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The Latina Book Club was part of the MultiCultural Children's Book Day yesterday.  It was a tremendous honor and we want to continue the celebration of children's books and diversity this week.  So today, we'd like to celebrate Latino Children Picture Books.   Below are some fun ones.---mcf

by Matt de la Peña

Every Sunday after church, CJ and his grandma ride the bus across town. But today, CJ wonders why they don't own a car like his friend Colby. Why doesn’t he have an iPod like the boys on the bus? How come they always have to get off in the dirty part of town? Each question is met with an encouraging answer from grandma, who helps him see the beauty—and fun—in their routine and the world around them.

by Cecilia Velastegui

Lalo, a yellow-naped Amazonian parrot speaks many languages and loves to sing opera. He lives a happy live according to the Amazonian oath of friendship. Lalo is always ready to help everyone and everything living in the Ecuadorian rainforest––like Yoli, the feisty anaconda snake; Pedro, the grumpy white-bellied spider monkey; and the spirited blue-fronted parrot twins.  On the day they all plan to perform an opera, Lalo is summoned downriver to translate the words of an elderly lady. Could this be the forgotten language of the Teteté people?  Will Lalo and his friends rise to the occasion––or will the ancient songs of the Ecuadorian Amazon be lost forever?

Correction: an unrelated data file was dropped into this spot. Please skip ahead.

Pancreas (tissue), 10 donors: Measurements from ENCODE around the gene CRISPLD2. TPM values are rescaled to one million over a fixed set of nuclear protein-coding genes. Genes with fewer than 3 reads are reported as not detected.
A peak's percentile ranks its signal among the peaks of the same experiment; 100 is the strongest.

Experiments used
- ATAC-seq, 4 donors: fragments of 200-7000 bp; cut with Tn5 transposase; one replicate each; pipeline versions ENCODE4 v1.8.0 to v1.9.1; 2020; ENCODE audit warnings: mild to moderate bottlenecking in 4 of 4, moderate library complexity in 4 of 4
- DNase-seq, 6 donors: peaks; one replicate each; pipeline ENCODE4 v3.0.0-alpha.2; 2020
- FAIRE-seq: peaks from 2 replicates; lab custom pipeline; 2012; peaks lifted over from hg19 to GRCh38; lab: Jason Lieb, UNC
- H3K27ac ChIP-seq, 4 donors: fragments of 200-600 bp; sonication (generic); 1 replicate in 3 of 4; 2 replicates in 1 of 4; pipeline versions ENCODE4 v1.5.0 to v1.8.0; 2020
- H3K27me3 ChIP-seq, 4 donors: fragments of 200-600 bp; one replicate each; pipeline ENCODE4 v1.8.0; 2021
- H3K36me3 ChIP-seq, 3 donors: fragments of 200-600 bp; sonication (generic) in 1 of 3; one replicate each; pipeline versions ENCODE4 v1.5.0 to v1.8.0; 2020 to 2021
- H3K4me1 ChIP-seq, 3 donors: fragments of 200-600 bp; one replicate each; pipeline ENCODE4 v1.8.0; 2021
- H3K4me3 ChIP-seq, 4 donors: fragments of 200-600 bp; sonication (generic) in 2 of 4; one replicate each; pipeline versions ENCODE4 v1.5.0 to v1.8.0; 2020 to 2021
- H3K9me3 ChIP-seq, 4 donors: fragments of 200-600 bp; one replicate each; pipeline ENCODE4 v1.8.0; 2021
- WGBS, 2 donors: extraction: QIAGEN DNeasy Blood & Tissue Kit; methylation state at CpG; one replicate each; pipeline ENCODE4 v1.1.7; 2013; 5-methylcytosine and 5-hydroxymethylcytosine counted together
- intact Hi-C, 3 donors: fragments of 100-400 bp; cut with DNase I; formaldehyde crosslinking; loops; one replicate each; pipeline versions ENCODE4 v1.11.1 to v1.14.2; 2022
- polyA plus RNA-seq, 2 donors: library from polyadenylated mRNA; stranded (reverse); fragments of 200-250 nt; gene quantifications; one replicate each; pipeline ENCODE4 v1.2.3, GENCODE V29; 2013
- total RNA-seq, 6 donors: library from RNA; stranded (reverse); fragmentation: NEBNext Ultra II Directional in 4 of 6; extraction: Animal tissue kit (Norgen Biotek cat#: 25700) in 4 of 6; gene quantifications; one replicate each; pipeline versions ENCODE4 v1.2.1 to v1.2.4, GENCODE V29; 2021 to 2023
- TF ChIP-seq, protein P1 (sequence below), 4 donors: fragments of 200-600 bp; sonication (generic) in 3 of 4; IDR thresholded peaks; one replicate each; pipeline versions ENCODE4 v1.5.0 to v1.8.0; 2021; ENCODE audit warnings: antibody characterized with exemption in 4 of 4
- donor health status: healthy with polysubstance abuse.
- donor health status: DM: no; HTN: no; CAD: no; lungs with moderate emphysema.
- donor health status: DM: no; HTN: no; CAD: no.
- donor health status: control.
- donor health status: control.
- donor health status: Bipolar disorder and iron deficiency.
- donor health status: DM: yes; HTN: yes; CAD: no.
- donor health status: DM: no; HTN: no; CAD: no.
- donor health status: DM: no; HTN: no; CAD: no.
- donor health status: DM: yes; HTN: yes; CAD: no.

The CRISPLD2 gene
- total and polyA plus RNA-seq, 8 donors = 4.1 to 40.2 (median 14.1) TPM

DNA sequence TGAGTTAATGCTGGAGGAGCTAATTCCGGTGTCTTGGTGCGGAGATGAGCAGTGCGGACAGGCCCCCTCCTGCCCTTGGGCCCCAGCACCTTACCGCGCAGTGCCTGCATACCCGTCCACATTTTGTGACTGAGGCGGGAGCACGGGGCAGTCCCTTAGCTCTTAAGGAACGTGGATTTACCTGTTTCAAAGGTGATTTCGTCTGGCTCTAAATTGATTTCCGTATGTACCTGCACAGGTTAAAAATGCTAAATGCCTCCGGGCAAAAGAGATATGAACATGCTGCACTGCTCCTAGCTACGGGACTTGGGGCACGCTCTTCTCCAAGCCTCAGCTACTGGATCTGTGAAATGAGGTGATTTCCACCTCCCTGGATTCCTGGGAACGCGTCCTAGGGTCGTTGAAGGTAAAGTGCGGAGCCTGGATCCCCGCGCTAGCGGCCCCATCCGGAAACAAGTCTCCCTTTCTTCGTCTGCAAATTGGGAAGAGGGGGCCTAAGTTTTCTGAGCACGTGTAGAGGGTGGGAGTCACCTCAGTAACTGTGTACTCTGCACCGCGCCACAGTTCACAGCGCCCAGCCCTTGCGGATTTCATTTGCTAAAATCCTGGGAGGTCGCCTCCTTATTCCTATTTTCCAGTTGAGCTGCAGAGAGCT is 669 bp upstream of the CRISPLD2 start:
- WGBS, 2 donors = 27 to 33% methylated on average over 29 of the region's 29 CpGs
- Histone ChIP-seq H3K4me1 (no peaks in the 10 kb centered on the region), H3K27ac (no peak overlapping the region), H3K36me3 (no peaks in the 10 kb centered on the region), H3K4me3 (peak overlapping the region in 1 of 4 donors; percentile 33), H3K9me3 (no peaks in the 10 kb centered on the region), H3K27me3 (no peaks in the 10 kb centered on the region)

by Lauren Castillo

In this magical picture book, a young boy spends an overnight visit with his nana and is frightened to find that the city where she lives is filled with noise and crowds and scary things. But then Nana makes him a special cape to help him be brave, and soon the everyday sights, sounds, and smells of the city are not scary—but wonderful. The succinct text is paired with watercolor illustrations that capture all the vitality, energy, and beauty of the city.
by Jacqueline Jules
This is a new humorous series about a precocious 7-year old -- Sofia -- with a tight-knit Hispanic family complete with sisters, cousins, aunts, uncles and grandmother. Books in the series include, THE MISSING MOUSE, PICTURE PERFECT and ABUELA'S BIRTHDAY.
DRUM DREAM GIRL  (debuting March)
by Margarita Engle

Girls cannot be drummers. Long ago on an island filled with music, no one questioned that rule—until the drum dream girl. In her city of drumbeats, she dreamed of pounding tall congas and tapping small bongós. She had to keep quiet. She had to practice in secret. But when at last her dream-bright music was heard, everyone sang and danced and decided that both girls and boys should be free to drum and dream.
        This book was inspired by the childhood of Millo Castro Zaldarriaga, a Chinese-African-Cuban girl who broke Cuba's traditional taboo against female drummers.###


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